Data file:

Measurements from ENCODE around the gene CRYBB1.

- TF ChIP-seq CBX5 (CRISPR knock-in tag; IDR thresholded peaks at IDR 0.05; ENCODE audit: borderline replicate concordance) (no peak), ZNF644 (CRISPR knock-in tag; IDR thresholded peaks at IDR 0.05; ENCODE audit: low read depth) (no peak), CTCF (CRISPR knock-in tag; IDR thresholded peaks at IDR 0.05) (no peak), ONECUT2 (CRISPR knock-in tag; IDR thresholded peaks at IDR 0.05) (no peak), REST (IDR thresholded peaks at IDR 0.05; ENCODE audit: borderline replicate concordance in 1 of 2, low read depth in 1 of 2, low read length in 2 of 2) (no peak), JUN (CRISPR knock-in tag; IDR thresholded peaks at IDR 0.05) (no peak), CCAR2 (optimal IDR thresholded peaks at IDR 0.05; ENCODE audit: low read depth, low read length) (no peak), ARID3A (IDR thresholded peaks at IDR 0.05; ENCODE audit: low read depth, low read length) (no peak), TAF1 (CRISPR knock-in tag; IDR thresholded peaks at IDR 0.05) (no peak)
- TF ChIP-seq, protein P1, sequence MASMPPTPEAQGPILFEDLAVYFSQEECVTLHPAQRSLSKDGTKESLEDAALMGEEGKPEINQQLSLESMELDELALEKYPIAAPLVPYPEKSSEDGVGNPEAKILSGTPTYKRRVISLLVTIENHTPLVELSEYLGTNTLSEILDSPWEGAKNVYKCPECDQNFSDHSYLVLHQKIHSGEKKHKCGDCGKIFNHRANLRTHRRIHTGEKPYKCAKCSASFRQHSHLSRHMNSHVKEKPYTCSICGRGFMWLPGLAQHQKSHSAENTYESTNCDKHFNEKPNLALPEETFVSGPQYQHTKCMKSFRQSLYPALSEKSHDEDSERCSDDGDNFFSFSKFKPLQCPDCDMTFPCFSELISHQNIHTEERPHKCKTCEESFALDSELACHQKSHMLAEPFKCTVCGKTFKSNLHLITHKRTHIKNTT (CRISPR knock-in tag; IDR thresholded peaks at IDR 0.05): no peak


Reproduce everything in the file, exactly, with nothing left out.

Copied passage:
Measurements from ENCODE around the gene CRYBB1.

- TF ChIP-seq CBX5 (CRISPR knock-in tag; IDR thresholded peaks at IDR 0.05; ENCODE audit: borderline replicate concordance) (no peak), ZNF644 (CRISPR knock-in tag; IDR thresholded peaks at IDR 0.05; ENCODE audit: low read depth) (no peak), CTCF (CRISPR knock-in tag; IDR thresholded peaks at IDR 0.05) (no peak), ONECUT2 (CRISPR knock-in tag; IDR thresholded peaks at IDR 0.05) (no peak), REST (IDR thresholded peaks at IDR 0.05; ENCODE audit: borderline replicate concordance in 1 of 2, low read depth in 1 of 2, low read length in 2 of 2) (no peak), JUN (CRISPR knock-in tag; IDR thresholded peaks at IDR 0.05) (no peak), CCAR2 (optimal IDR thresholded peaks at IDR 0.05; ENCODE audit: low read depth, low read length) (no peak), ARID3A (IDR thresholded peaks at IDR 0.05; ENCODE audit: low read depth, low read length) (no peak), TAF1 (CRISPR knock-in tag; IDR thresholded peaks at IDR 0.05) (no peak)
- TF ChIP-seq, protein P1, sequence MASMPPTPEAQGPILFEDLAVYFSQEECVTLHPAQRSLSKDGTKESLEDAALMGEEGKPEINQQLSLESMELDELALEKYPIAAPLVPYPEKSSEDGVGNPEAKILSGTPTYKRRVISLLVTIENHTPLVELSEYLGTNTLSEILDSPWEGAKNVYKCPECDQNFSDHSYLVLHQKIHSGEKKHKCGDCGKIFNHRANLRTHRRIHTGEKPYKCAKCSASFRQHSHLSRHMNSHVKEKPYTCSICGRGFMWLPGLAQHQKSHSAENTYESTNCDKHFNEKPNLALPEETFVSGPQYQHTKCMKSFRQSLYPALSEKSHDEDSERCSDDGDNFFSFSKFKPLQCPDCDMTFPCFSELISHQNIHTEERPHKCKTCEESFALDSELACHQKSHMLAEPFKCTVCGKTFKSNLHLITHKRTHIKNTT (CRISPR knock-in tag; IDR thresholded peaks at IDR 0.05): no peak